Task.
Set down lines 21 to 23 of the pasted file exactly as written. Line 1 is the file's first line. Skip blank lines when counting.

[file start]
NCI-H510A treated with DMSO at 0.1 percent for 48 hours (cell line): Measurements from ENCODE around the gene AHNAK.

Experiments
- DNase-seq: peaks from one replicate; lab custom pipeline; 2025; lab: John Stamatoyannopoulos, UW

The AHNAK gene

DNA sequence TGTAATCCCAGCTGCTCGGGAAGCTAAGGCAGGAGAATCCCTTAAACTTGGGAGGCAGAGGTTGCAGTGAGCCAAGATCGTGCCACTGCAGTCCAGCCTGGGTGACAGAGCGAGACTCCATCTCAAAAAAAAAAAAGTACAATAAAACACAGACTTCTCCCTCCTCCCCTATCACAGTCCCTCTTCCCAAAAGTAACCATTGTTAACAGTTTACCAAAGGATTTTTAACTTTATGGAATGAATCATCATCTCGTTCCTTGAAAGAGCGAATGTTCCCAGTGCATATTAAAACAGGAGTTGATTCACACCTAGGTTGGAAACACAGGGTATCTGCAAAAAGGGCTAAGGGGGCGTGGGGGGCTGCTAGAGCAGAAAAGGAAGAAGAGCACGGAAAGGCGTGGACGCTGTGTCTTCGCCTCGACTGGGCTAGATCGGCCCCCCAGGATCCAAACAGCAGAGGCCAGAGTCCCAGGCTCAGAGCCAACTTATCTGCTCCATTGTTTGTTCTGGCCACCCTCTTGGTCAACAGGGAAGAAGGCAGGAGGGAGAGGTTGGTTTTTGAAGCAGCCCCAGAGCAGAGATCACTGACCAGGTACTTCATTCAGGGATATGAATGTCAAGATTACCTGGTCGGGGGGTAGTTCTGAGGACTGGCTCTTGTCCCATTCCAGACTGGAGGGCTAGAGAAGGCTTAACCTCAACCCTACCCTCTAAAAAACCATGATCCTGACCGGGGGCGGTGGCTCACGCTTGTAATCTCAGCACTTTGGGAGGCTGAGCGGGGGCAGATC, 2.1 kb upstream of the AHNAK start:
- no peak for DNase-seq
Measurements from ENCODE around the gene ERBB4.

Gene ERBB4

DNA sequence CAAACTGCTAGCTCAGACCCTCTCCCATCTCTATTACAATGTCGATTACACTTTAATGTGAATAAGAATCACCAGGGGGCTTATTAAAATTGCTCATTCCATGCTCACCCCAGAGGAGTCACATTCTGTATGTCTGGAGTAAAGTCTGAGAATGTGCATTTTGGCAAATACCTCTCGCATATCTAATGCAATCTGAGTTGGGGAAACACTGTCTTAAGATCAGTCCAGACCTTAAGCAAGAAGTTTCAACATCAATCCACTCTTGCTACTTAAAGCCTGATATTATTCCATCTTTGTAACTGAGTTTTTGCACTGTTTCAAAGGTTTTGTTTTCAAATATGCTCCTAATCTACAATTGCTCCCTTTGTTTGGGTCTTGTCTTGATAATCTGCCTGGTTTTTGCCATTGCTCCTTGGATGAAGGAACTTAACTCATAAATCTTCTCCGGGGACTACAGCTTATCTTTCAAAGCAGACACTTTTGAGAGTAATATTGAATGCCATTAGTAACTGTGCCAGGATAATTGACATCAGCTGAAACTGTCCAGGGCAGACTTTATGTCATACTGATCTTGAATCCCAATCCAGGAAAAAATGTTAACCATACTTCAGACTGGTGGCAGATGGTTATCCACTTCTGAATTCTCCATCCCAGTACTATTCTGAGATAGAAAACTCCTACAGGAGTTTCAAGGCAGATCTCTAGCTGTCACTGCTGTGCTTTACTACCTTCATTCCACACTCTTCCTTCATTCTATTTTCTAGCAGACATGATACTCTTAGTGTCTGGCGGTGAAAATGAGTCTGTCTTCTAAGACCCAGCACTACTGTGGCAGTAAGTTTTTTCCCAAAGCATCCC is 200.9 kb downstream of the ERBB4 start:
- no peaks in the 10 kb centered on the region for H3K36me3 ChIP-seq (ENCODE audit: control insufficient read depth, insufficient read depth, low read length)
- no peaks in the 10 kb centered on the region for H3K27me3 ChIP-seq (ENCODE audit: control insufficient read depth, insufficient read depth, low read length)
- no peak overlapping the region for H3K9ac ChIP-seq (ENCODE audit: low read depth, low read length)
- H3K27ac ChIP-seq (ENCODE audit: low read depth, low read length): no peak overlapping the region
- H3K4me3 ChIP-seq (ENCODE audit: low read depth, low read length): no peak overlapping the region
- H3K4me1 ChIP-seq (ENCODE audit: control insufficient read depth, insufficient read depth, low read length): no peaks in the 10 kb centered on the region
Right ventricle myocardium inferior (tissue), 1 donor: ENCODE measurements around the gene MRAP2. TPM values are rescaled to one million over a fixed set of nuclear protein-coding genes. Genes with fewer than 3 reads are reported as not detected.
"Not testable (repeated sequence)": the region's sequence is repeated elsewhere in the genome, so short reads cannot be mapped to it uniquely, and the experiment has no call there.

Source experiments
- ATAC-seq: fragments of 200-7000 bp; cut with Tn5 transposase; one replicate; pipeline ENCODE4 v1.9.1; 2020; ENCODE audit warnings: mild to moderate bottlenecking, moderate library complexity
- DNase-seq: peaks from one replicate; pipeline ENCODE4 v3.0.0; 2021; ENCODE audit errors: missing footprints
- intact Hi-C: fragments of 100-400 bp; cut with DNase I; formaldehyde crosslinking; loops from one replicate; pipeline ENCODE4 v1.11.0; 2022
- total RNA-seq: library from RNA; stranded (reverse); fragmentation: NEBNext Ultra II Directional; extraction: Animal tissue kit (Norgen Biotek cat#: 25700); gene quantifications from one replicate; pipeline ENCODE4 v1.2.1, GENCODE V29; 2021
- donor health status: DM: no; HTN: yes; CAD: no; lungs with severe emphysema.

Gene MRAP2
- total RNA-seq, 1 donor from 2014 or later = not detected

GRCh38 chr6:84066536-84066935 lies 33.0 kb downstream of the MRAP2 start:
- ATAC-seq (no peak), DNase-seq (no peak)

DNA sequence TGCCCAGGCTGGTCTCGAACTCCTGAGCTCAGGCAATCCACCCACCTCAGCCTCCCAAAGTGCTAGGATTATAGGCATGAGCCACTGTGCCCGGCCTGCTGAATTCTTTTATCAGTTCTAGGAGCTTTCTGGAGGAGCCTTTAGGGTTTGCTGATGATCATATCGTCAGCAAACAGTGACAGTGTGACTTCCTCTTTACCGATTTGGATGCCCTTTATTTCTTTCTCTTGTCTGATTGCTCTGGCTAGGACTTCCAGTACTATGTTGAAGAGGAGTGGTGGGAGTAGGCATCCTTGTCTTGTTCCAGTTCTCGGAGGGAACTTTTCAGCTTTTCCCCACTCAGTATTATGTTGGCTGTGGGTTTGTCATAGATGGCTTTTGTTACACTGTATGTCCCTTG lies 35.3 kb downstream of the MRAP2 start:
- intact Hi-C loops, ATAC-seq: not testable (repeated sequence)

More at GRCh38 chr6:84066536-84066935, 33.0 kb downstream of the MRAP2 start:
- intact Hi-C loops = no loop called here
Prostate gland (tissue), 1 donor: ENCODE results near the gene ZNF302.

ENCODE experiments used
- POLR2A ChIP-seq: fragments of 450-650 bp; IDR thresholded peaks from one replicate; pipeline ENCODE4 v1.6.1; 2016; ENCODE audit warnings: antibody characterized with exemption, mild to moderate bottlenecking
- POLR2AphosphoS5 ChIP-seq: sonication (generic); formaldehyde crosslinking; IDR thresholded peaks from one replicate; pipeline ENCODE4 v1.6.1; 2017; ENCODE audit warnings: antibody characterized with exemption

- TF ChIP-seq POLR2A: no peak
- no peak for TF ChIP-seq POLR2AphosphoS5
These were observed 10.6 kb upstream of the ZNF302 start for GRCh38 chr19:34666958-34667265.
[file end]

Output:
- intact Hi-C: fragments of 100-400 bp; cut with DNase I; formaldehyde crosslinking; loops from one replicate; pipeline ENCODE4 v1.11.0; 2022
- total RNA-seq: library from RNA; stranded (reverse); fragmentation: NEBNext Ultra II Directional; extraction: Animal tissue kit (Norgen Biotek cat#: 25700); gene quantifications from one replicate; pipeline ENCODE4 v1.2.1, GENCODE V29; 2021
- donor health status: DM: no; HTN: yes; CAD: no; lungs with severe emphysema.